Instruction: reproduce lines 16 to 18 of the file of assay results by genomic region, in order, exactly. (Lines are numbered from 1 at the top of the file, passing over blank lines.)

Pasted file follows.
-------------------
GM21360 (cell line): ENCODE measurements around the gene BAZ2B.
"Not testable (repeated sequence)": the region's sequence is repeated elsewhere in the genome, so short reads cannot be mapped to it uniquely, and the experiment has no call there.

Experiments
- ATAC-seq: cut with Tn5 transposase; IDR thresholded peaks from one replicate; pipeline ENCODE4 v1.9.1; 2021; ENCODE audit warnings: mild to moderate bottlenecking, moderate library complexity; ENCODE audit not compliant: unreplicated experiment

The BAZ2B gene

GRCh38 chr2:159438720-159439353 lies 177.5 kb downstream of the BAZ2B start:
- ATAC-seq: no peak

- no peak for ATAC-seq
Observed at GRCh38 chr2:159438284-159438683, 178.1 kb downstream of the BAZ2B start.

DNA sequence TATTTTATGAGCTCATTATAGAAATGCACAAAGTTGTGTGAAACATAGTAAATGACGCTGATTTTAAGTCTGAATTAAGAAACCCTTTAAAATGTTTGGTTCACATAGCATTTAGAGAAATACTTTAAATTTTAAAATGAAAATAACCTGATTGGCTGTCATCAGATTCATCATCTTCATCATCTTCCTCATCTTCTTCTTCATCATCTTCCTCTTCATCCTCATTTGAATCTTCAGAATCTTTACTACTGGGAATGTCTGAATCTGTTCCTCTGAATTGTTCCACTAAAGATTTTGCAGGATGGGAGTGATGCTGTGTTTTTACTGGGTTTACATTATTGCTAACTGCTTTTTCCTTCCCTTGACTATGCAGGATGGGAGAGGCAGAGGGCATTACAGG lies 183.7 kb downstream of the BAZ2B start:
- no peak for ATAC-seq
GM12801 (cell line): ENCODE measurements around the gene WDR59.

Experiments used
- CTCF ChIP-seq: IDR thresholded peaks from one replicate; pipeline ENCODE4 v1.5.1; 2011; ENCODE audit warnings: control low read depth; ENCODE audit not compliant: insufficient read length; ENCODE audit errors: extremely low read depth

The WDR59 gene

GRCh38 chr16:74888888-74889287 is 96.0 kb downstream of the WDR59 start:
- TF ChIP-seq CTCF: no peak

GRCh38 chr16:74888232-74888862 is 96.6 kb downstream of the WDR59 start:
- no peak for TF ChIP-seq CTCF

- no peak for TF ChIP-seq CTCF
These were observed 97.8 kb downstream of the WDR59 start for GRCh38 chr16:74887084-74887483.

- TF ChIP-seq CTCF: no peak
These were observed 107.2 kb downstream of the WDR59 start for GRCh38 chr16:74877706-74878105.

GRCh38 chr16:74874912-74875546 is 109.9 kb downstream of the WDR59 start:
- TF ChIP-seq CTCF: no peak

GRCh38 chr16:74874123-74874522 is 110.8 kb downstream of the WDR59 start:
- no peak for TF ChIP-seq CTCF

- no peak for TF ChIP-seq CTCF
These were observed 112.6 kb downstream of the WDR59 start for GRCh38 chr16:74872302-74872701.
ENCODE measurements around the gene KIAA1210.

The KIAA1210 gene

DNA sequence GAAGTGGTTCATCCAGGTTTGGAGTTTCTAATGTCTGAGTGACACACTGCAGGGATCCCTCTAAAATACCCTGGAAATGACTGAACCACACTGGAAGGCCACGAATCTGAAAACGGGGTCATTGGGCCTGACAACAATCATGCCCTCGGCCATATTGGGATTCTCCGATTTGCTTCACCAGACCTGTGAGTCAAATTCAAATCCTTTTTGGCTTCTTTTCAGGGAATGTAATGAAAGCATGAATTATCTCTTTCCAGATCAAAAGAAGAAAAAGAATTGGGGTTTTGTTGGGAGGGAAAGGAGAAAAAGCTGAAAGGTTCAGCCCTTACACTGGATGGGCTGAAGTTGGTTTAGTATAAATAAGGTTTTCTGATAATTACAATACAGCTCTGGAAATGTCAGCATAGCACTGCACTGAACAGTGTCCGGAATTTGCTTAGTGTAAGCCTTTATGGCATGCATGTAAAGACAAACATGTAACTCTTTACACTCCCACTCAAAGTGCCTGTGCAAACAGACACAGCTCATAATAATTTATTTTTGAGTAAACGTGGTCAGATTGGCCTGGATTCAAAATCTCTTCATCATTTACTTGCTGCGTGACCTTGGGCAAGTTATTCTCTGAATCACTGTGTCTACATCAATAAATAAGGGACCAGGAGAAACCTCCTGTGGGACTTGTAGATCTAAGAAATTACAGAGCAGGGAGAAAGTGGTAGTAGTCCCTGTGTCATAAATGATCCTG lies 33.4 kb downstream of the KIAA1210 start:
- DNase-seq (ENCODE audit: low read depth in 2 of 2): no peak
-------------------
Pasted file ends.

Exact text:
GRCh38 chr16:74888888-74889287 is 96.0 kb downstream of the WDR59 start:
- TF ChIP-seq CTCF: no peak

GRCh38 chr16:74888232-74888862 is 96.6 kb downstream of the WDR59 start: